That’s right, off the back porch and onto the main stage!
I’m taking a workshop called “Creating a One-Person Show.”
Maybe I’m not ready for prime time yet, but you know I’ve got some stories to tell, and my days as a trainer made me a bit of a stand-up entertainer, too.
So, I signed up for this 6-session workshop through the UT Informal Classes. Unfortunately, I had to miss the initial session while still on the road back from Asheville, but our workshop leader, Susannah, sent out notes from that meeting and our homework assignment for the second meeting.
A major thrust behind the workshop overall is to identify and focus on a key point of change in your life, so our first homework assignment was to write a brief (500-700 word) piece describing one such key point of change.
I narrowed my choices down to basically 4 topics (with a fifth category for additional ideas). The core four were about: love and marriage, death and survival, my crooked career path, and my dog, Brutus.
The love story, of course, I have blogged about here before (A Coast-to-Coast-to-Coast Romance in 3 Acts). Rendering our love story again as a one-person show would force me to re-evaluate the presentation of that story to fine-tune it for performance.
The death and survival story would be compelling, and perhaps more closely represents that sort of life-changing moment a bit more. Without divulging too many details of that possible piece, suffice it to say that confronting the death of a close friend at a young age will work some serious changes in your life-view. Being afforded the opportunity to help another loved one survive a close call with death shortly thereafter then provided me with what I have often referred to as “parentheses” or “bookends” on this close encounter with death.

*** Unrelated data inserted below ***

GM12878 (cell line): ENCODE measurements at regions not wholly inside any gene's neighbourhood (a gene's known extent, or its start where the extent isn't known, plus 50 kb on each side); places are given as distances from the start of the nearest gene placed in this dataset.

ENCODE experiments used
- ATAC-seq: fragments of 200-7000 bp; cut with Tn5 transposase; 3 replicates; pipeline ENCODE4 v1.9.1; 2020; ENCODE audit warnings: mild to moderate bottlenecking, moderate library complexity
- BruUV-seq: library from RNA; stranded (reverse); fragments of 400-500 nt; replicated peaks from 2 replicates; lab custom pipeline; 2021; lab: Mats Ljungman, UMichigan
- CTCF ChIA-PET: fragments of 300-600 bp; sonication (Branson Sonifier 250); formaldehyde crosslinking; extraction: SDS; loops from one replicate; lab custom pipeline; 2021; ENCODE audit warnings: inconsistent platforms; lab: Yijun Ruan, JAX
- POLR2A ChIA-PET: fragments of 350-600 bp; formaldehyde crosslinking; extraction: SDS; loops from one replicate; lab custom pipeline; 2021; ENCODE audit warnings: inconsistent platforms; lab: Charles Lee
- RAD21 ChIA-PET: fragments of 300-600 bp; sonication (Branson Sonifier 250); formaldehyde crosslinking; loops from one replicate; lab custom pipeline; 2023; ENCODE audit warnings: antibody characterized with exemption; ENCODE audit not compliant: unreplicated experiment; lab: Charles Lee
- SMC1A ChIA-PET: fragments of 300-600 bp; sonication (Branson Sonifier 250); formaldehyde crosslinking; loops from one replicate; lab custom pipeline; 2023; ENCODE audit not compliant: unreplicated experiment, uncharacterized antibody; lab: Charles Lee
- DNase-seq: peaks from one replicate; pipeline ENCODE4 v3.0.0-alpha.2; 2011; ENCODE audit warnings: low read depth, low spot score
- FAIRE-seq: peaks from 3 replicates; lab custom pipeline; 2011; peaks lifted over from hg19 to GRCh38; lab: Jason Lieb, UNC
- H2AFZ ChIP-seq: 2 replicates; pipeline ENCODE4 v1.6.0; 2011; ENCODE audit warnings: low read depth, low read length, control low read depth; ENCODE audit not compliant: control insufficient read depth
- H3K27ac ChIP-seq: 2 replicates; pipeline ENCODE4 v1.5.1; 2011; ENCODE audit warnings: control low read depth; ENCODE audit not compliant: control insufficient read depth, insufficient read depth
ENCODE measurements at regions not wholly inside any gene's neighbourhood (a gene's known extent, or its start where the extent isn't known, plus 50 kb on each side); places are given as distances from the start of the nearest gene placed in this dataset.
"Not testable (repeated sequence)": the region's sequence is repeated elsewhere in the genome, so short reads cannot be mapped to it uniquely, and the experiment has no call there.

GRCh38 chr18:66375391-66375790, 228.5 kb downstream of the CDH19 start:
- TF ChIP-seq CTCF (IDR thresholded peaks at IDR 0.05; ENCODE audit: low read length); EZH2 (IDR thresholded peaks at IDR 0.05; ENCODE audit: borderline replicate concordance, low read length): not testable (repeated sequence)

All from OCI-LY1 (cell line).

The crooked career path story is tempting to adapt into a one-person performance piece, even if just to tell some of the shorter episodes: soda jerk in a black-light ice cream parlor, blowing up dynamite and treading quicksand as a “doodlebugger,” and hawking wares at the Renaissance Faire (until banished by the King) — then, finally finding the pathway that led to my career, first as a volunteer test subject in a locked psychiatric ward, leading me to become a mental health worker, then a staff trainer and then an instructional designer. Yes, that story’s tempting to explore more, and there are turning points aplenty in that tale. In a way, that might even be the point of taking the workshop in the first place: what’s next in this odd dance I’m engaged in?
As to the tales of my dog, Brutus, well, that was the easiest piece to work up first. My history with Brutus, from reluctant and accidental ownership through years of devotion, likewise provides a number of “turning points” in my life as I grew from footloose, fancy-free vagabonder to responsible adult.
So. for Tuesday’s class, I prepared a short piece about Brutus and how he came to be my dog, despite my best intentions otherwise. I also presented an impromptu rendition of part of our travel adventures (Big Bend) as an in-class exercise, and my cohorts in the class seemed to like it a lot.
In those two pieces, I alluded to two key turning points in my life involved with Brutus, as well as a really deep revelation buried in there as well.
Now, the trick will be putting the individual episodes together in such a way as to build a narrative behind the anecdotes.
Stayed tuned for our coming attractions!